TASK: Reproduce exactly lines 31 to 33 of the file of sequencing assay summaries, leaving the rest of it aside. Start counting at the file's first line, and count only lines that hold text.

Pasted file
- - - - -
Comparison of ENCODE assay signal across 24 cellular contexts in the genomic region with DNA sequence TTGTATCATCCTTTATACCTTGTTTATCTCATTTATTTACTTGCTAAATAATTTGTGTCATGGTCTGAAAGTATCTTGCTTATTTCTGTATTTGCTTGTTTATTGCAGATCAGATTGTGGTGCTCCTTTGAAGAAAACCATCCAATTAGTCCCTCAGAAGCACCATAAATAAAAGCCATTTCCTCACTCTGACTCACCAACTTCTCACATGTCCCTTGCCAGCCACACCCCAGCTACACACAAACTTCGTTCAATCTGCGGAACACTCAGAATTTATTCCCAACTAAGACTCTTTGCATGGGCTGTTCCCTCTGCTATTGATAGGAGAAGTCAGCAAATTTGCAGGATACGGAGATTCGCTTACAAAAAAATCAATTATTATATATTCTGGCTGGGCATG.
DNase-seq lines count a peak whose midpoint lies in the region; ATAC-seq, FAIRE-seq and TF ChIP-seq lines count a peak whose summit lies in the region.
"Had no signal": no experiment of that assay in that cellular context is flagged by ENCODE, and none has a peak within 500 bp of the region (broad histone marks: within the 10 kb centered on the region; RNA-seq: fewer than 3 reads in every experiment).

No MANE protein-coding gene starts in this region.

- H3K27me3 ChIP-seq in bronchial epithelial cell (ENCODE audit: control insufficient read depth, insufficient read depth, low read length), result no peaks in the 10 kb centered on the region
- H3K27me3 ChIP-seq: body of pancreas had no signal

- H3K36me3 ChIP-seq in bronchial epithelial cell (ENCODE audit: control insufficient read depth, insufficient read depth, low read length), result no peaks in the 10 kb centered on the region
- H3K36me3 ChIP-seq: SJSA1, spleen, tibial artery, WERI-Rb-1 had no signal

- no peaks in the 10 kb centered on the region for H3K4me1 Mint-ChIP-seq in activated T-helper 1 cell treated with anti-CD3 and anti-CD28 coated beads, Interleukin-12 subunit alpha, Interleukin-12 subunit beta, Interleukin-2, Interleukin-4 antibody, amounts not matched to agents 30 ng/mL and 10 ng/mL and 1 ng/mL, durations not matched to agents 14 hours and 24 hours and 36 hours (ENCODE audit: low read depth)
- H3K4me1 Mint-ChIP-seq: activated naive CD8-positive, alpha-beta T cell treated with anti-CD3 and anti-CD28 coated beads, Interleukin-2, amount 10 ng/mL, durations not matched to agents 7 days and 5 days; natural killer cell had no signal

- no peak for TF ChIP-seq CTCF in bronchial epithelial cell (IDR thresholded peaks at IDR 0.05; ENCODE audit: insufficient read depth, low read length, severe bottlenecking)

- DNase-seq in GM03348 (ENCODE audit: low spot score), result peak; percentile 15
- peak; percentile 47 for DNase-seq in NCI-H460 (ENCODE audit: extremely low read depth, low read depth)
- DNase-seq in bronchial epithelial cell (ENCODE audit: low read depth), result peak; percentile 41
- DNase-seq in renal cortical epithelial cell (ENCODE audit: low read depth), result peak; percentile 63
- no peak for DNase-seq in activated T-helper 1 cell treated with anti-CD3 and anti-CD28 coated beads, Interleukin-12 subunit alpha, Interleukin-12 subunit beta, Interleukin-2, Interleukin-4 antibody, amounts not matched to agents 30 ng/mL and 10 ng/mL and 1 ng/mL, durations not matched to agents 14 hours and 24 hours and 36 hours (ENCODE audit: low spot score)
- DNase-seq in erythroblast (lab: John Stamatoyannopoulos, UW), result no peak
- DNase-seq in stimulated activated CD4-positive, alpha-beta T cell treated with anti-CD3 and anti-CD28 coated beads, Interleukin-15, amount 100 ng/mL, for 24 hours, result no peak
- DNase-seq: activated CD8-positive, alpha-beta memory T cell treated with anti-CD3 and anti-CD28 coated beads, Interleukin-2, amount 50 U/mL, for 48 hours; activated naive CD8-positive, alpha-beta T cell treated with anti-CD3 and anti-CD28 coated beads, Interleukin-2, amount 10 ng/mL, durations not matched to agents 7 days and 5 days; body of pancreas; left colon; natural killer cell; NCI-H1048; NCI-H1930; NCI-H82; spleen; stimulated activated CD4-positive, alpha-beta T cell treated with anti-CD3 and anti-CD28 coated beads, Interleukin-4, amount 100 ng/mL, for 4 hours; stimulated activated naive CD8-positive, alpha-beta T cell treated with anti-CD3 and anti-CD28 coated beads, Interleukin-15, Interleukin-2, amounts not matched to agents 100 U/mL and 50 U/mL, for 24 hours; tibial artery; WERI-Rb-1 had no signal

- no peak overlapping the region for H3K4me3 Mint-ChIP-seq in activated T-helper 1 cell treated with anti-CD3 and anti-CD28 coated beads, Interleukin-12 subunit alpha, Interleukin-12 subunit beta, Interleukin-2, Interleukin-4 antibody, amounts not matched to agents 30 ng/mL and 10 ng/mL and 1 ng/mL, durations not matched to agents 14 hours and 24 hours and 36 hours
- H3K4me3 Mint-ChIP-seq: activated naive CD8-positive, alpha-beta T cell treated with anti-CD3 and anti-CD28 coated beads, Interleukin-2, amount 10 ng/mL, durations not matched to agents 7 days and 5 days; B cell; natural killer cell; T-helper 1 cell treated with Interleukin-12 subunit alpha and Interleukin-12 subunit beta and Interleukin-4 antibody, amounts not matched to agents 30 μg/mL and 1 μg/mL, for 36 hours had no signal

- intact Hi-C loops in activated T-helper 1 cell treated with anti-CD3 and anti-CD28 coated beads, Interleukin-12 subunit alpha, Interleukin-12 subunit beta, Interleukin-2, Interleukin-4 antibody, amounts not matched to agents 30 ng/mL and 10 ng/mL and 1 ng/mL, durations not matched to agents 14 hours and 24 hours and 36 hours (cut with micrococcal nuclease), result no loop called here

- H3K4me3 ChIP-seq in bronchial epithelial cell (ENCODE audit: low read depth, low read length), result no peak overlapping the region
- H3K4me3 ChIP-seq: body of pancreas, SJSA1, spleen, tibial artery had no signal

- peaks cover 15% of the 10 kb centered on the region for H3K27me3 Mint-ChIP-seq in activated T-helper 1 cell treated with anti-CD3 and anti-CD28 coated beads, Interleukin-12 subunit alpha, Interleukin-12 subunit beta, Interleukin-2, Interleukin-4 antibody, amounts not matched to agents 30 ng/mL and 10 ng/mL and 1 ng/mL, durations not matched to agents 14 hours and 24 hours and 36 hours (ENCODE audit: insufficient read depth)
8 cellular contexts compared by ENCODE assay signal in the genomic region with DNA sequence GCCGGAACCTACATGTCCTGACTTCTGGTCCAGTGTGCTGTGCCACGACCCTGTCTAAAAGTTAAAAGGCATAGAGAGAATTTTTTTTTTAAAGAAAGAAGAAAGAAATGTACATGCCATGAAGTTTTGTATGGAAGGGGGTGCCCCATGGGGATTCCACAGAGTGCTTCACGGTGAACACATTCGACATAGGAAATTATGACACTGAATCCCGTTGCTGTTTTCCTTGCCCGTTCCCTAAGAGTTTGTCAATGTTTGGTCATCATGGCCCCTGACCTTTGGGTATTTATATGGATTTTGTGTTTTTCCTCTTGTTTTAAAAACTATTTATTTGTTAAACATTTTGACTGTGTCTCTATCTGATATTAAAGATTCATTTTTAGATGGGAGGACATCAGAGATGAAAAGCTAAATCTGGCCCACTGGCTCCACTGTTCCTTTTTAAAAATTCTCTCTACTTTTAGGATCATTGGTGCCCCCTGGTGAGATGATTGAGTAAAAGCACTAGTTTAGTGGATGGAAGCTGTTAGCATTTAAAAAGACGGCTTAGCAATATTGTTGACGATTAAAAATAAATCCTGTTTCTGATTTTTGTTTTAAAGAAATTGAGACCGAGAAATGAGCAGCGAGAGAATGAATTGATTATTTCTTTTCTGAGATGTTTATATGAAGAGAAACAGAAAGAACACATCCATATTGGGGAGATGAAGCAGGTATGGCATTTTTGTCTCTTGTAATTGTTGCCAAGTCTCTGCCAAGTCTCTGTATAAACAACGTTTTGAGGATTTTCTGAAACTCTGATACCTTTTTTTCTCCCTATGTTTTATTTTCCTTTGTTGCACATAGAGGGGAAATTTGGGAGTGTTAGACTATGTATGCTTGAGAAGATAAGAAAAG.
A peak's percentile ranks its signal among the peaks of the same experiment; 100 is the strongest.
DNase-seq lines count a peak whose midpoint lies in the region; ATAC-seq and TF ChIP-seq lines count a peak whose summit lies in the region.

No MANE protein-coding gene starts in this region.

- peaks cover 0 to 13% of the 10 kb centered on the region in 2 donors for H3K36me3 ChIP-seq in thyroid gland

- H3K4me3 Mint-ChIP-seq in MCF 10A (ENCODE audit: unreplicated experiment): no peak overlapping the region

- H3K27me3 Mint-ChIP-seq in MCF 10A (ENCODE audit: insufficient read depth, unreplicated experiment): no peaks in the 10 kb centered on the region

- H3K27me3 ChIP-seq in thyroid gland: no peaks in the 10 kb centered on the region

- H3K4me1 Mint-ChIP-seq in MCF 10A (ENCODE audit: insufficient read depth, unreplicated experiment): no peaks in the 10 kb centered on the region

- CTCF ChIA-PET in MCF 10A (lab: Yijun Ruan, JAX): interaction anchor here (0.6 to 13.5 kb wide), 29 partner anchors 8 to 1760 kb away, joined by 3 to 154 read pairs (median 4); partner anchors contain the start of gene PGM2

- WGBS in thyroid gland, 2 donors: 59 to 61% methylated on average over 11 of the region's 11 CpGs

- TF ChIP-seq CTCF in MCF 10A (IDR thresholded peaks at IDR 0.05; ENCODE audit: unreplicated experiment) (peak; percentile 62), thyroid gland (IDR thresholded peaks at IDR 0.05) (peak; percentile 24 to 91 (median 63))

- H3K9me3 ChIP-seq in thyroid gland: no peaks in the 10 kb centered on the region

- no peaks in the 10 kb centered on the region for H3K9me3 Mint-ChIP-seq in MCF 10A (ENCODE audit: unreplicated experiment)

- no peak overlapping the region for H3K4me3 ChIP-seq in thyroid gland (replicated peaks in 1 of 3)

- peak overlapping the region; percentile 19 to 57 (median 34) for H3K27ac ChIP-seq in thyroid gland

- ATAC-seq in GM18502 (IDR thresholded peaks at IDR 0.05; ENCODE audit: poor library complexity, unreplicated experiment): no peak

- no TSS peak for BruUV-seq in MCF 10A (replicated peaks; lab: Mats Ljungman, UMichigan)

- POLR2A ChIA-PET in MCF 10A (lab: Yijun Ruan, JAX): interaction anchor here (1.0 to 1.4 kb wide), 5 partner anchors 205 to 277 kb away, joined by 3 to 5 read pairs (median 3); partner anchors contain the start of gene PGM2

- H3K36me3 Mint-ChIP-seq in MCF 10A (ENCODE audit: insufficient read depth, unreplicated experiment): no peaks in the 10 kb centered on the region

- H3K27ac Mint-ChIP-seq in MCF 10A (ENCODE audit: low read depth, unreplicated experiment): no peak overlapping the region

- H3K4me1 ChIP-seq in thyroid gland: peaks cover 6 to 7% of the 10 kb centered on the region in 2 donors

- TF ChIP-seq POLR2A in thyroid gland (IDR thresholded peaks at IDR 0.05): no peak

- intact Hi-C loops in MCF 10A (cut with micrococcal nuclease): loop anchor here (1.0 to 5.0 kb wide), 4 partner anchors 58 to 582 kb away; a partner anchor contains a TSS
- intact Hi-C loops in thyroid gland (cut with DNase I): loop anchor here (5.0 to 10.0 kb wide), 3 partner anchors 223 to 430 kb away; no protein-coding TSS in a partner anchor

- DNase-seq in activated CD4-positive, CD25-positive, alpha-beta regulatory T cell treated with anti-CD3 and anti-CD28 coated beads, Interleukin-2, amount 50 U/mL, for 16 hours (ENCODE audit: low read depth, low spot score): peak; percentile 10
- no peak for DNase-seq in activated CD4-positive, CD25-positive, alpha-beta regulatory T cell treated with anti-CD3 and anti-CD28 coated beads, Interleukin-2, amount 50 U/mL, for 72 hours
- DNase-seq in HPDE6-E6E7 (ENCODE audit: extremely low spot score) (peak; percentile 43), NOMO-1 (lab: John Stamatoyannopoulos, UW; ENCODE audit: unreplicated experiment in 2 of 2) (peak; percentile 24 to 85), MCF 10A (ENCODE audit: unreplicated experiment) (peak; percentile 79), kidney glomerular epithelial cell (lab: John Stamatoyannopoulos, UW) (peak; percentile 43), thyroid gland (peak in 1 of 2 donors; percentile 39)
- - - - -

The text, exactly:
- H3K4me3 Mint-ChIP-seq in MCF 10A (ENCODE audit: unreplicated experiment): no peak overlapping the region

- H3K27me3 Mint-ChIP-seq in MCF 10A (ENCODE audit: insufficient read depth, unreplicated experiment): no peaks in the 10 kb centered on the region

- H3K27me3 ChIP-seq in thyroid gland: no peaks in the 10 kb centered on the region